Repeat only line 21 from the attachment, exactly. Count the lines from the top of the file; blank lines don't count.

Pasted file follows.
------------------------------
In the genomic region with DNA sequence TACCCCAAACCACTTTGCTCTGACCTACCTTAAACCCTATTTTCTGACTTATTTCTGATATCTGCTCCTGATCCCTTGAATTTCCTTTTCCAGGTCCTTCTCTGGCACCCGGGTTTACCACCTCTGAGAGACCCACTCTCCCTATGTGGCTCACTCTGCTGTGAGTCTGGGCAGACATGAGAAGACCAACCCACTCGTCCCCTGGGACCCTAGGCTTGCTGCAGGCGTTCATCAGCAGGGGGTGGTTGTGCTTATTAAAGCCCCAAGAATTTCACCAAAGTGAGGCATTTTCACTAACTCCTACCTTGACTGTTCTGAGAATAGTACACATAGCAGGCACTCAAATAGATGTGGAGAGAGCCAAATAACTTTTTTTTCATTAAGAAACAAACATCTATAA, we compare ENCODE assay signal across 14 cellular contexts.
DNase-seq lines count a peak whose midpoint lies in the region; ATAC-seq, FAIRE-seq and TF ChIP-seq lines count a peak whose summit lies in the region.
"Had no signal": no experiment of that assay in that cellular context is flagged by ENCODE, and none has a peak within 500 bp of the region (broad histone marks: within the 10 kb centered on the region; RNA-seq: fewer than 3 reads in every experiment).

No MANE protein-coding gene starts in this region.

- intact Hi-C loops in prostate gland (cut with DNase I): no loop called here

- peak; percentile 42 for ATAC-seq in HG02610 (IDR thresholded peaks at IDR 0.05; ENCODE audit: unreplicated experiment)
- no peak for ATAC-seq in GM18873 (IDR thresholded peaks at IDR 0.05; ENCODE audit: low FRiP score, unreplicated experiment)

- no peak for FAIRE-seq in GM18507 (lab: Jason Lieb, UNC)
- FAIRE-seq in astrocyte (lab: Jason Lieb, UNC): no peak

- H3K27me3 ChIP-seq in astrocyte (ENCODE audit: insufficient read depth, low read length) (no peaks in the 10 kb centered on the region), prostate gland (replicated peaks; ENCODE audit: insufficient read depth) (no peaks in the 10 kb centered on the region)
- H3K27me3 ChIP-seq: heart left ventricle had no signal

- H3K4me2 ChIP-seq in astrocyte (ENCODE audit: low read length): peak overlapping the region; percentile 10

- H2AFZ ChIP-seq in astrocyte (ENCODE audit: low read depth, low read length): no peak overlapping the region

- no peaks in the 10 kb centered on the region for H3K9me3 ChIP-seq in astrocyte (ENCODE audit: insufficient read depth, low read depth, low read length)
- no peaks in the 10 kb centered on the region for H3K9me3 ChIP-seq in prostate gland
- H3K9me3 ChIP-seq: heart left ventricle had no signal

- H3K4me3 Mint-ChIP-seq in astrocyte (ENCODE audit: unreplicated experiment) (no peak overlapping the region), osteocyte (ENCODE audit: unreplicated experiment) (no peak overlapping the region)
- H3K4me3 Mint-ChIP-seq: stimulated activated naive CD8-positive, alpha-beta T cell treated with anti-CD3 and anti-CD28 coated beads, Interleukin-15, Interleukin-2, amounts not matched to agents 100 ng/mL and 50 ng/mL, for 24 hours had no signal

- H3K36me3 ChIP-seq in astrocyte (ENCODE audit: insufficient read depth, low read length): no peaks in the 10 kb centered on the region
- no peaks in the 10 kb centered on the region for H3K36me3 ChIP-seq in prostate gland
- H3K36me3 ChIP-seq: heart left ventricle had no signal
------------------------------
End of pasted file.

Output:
- H3K36me3 ChIP-seq: heart left ventricle had no signal